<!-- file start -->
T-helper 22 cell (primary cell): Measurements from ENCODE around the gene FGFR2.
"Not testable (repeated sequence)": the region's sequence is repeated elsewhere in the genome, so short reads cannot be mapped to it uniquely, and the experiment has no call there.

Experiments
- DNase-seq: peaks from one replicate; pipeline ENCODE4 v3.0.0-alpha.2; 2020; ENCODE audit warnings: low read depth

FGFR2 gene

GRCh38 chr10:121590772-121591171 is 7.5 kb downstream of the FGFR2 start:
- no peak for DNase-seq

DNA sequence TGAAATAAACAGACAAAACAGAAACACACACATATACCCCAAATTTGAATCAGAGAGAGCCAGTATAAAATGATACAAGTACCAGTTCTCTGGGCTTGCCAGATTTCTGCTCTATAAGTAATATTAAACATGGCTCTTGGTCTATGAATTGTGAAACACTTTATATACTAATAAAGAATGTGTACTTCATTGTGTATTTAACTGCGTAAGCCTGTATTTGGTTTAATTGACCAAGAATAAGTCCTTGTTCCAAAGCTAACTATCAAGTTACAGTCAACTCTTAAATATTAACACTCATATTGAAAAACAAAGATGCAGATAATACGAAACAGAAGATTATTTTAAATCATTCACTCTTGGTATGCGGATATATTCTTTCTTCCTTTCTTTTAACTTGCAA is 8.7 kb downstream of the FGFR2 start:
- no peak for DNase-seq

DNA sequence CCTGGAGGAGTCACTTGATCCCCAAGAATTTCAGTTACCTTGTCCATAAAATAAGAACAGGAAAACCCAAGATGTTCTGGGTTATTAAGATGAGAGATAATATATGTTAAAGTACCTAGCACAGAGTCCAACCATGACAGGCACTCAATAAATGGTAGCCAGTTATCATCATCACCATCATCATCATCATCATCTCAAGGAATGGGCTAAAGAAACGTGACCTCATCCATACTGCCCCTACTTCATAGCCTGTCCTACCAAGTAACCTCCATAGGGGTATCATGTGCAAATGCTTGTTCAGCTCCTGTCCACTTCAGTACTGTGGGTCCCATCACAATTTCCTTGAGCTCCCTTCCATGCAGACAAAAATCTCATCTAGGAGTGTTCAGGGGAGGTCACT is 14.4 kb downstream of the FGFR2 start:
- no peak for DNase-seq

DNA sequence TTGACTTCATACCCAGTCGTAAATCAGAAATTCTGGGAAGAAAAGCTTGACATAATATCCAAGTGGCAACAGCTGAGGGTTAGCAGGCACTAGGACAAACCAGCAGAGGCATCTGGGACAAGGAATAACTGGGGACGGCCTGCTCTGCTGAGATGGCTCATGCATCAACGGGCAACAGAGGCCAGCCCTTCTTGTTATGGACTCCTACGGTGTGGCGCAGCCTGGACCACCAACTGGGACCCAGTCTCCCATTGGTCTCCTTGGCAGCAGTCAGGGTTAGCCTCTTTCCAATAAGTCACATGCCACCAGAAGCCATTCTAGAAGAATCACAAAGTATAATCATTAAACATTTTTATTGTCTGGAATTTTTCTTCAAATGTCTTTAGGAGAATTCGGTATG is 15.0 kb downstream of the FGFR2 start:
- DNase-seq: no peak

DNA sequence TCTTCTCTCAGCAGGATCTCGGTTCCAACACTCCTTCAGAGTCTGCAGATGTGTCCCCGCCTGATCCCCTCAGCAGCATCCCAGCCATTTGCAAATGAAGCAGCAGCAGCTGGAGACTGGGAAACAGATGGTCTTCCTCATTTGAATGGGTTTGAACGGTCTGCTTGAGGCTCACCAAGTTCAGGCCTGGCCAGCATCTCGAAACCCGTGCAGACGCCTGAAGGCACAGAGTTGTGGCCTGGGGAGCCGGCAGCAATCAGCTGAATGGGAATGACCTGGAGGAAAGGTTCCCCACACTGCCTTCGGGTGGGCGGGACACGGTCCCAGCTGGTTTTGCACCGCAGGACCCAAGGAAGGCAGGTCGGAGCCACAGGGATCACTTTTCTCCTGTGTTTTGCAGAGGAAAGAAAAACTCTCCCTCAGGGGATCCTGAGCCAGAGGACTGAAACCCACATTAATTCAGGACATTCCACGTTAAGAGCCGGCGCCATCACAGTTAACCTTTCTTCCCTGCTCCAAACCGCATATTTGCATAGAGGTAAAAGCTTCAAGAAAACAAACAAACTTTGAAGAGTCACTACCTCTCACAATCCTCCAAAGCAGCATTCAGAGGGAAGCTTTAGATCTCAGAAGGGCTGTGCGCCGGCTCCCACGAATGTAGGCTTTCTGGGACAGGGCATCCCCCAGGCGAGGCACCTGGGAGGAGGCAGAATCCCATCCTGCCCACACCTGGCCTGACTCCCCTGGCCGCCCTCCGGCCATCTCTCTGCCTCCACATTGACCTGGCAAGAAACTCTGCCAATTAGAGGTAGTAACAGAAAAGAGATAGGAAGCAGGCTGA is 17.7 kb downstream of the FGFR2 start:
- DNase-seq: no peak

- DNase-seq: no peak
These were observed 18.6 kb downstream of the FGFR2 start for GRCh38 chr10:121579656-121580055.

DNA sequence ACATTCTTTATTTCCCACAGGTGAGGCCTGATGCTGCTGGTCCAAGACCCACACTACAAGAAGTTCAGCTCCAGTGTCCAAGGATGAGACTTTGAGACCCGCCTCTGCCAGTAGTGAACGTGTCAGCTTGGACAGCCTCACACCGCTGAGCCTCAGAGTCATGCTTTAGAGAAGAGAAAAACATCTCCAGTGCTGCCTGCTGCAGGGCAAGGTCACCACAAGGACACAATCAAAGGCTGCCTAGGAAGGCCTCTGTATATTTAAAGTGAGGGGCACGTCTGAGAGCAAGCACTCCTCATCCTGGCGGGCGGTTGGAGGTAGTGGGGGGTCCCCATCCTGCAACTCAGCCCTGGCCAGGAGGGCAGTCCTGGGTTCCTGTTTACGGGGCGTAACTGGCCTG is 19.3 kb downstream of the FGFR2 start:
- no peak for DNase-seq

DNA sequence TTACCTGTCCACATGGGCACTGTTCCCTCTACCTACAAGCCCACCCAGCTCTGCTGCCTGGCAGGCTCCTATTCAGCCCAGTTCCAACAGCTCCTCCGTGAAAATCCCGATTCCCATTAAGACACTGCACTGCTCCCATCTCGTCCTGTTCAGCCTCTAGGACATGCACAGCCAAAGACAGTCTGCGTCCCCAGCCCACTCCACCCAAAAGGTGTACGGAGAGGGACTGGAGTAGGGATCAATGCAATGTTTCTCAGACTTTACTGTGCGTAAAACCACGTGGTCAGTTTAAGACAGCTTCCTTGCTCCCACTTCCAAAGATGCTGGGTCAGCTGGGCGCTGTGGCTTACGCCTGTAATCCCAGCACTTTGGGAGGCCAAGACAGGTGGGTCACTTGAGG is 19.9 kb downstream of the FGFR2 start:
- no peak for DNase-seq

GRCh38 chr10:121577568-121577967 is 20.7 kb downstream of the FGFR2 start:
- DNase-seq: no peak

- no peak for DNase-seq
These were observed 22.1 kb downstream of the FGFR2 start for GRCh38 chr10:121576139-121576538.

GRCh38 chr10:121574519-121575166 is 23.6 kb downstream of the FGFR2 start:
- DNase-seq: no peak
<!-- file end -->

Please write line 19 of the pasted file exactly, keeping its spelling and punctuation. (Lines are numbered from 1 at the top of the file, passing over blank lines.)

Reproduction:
- no peak for DNase-seq